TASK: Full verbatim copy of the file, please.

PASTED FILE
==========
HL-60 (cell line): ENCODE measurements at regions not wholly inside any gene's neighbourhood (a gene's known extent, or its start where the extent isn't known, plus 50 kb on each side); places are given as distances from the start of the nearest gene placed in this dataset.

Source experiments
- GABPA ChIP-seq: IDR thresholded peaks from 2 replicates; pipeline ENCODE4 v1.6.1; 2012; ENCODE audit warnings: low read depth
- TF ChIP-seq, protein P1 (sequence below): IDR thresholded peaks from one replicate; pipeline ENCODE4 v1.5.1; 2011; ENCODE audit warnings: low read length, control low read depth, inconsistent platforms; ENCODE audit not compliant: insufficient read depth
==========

HL-60 (cell line): ENCODE measurements at regions not wholly inside any gene's neighbourhood (a gene's known extent, or its start where the extent isn't known, plus 50 kb on each side); places are given as distances from the start of the nearest gene placed in this dataset.

Source experiments
- GABPA ChIP-seq: IDR thresholded peaks from 2 replicates; pipeline ENCODE4 v1.6.1; 2012; ENCODE audit warnings: low read depth
- TF ChIP-seq, protein P1 (sequence below): IDR thresholded peaks from one replicate; pipeline ENCODE4 v1.5.1; 2011; ENCODE audit warnings: low read length, control low read depth, inconsistent platforms; ENCODE audit not compliant: insufficient read depth